Posted April. 18, 2017 07:15,
Updated April. 18, 2017 07:20
In the meeting with South Korea's Acting President Hwang Kyo-ahn on Monday, the visiting U.S. Vice President Mike Fence warned North Korea, saying, "North Korea would do well not to test his resolve or the strength of the armed forces of the United States in this region... the era of strategic patience is over." He thus indicted that U.S. President Donald Trump's recent military actions in Syria and Afghanistan were clearly a message towards North Korea, and placed strong pressure on North Korea that Washington will not leave the situation unaddressed if Pyongyang crosses the "red line." Taking a tour to the demilitarized zone, the vice president also made it clear that Washington’s North Korea policy has changed from patience to intervention, saying that "All options are on the table."
With tensions increasingly mounting on the Korean Peninsula, Pence’s visit to South Korea was very timely. While U.S. Secretary of State Rex Tillerson, who visited South Korea in February, failed to attended dinner, let alone issuing a joint statement before leaving, Vice President Fence displayed strong commitment to the South Korea-U.S. alliance through his words and actions during his three-day visit. The Trump administration sent its No. 2 man to Seoul this time, following Secretary of Defense James Mattis in February and Secretary of State Rex Tillerson in March. The series of visits in a short period of time is quite unusual especially considering a vacuum in South Korea’s political leadership.
A White House foreign policy advisor said during the vice president’s flight to Seoul that as for the completion of deployment and operation of the Terminal High-Altitude Area Defense system, it is appropriate for the next South Korean president to decide, which has caused a subtle disturbance. Vice President Pence said on Monday that the U.S. will continue to push for THAAD deployment adding that whatever the outcome of the (South Korean) presidential election, the U.S.’ commitment to South Korea's security is ironclad and immutable. Nonetheless, we naturally have doubt that a ranking official such as a White House advisor would have made remarks without giving serious thought. After the U.S.-China summit talks, even rumors of a big deal between Washington and Beijing have emerged. If the U.S. attempts to resolve the North Korean nuclear issue through "Korea passing" tactic in which Washington bypasses Seoul, it will undermine the value of the alliance even though South Korea and the U.S. are blood-bonded allies. .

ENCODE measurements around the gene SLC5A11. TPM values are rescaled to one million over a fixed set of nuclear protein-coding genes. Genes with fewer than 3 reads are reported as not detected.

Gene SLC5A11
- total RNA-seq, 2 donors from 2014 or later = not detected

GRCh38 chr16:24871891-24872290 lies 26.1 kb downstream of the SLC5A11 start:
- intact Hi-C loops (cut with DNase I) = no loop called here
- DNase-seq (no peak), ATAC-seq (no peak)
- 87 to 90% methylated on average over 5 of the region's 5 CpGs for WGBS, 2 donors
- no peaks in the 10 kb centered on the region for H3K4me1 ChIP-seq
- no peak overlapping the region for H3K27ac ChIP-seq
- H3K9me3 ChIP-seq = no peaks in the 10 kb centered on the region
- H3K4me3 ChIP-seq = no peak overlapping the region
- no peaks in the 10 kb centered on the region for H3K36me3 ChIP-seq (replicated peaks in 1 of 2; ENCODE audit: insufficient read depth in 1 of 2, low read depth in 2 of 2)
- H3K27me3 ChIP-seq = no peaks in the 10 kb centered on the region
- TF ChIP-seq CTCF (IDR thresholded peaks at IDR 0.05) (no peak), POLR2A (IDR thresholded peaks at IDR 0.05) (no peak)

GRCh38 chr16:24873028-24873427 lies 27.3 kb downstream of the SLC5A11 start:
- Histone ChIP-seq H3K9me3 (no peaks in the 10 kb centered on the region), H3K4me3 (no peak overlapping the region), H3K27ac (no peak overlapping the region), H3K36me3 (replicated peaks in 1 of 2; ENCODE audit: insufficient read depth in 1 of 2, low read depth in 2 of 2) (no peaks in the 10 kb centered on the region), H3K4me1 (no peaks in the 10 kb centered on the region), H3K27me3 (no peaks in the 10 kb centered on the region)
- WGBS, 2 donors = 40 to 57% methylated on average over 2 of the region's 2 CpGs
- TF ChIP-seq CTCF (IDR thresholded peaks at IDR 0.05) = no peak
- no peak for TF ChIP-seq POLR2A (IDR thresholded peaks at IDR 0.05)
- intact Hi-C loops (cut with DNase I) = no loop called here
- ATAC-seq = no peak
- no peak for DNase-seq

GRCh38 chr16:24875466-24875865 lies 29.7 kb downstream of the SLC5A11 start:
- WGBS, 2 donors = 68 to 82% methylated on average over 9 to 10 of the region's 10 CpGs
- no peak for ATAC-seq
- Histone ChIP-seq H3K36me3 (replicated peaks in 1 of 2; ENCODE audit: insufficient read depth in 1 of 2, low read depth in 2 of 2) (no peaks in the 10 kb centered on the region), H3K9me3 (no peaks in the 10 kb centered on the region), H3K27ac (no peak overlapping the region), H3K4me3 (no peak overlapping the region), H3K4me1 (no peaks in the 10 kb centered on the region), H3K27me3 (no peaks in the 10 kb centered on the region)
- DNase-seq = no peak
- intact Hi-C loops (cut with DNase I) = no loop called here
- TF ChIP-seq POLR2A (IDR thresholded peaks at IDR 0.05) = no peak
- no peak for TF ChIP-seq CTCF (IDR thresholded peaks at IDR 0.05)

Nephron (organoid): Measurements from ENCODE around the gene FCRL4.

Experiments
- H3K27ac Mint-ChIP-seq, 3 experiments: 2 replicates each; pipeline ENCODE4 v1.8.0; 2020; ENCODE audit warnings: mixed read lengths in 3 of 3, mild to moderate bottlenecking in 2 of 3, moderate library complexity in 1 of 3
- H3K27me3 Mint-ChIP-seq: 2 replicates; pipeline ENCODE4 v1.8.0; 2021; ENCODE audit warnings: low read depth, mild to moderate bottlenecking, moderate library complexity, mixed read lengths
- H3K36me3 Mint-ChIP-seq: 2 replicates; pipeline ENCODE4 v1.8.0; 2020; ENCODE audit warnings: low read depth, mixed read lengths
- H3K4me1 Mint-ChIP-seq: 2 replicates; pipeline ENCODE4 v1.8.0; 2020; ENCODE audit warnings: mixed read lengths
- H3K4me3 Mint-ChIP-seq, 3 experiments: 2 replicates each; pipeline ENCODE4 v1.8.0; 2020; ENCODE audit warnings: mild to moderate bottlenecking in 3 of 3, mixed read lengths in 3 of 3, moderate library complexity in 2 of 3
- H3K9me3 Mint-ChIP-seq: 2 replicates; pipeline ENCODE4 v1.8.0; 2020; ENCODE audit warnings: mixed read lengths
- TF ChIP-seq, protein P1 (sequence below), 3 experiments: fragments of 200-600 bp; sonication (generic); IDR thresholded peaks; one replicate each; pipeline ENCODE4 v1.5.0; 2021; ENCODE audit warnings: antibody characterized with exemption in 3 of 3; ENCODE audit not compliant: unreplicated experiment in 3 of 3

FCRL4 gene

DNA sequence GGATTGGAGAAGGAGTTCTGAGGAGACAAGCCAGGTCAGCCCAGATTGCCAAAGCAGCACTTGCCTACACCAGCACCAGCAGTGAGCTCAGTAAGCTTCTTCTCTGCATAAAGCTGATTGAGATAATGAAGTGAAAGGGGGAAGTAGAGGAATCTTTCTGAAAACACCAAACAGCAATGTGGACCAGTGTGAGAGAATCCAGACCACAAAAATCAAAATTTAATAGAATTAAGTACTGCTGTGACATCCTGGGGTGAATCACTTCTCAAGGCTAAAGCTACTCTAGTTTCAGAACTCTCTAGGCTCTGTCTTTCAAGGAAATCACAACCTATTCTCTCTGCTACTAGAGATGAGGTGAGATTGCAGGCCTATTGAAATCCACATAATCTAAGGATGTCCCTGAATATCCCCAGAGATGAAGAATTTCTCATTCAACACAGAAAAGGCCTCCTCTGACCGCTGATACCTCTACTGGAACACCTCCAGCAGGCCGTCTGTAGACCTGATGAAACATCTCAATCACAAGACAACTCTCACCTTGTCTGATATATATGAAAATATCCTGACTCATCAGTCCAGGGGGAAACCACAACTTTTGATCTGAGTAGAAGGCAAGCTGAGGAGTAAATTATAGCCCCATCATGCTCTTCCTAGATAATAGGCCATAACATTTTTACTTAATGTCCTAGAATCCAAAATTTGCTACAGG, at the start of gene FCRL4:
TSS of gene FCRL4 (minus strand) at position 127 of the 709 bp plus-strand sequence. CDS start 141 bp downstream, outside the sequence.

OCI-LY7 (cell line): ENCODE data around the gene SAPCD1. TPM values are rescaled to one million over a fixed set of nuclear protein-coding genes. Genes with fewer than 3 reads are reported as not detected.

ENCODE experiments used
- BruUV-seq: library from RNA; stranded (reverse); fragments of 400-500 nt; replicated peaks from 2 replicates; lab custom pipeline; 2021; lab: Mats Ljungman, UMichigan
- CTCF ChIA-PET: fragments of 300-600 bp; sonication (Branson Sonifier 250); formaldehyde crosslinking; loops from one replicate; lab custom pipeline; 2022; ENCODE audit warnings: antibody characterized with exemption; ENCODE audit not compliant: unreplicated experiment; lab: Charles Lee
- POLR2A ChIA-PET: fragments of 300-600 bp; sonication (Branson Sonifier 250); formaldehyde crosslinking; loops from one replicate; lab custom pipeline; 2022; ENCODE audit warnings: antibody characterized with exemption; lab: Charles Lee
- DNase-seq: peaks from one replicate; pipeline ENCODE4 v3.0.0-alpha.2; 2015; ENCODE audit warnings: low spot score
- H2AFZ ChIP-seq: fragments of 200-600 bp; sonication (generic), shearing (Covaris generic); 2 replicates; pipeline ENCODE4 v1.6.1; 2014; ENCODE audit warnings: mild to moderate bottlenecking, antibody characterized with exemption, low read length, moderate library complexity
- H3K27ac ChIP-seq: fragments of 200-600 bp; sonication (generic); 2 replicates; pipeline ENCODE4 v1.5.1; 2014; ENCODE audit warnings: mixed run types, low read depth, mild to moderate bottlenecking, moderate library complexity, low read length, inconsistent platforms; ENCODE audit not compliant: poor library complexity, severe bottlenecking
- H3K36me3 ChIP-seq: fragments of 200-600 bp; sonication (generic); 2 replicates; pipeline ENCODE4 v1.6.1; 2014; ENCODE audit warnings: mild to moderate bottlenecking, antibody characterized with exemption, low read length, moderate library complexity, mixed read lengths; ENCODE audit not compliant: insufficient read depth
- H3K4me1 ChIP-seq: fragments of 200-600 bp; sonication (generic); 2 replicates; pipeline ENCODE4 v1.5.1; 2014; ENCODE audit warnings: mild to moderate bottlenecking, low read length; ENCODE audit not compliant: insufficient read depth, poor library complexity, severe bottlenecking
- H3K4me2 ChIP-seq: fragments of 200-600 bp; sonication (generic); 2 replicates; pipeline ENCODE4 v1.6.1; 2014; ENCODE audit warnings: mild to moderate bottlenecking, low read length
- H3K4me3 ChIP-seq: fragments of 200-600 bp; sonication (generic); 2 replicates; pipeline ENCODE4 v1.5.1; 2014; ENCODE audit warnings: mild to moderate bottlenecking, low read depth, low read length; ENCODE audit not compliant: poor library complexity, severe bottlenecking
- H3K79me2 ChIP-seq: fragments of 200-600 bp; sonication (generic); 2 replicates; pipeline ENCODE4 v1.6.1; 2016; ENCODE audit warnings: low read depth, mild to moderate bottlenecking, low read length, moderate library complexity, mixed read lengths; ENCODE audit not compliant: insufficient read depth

The most important of all is our attitude. South Korea should give the U.S. a strong belief that whoever the next South Korean president will be, he or she will not dampen the Seoul-Washington alliance. Secretary of State Rex Tillerson’s remarks that "Japan is an ally, and South Korea is a partner" cannot be downplayed merely as slip of the tongue. We should keep in mind that Seoul’s attitude that it is fine to be anti-American during the Roh Moo-hyun administration effectively led to deterioration of the Seoul-Washington ties to the lowest point. No matter what others say, the backbone of South Korea’s national security is the South Korea-U.S. alliance. However, Seoul’s negligence in the effort to strengthen its own defense capability only by relying on the umbrella of the alliance will not be something that the U.S. would want either.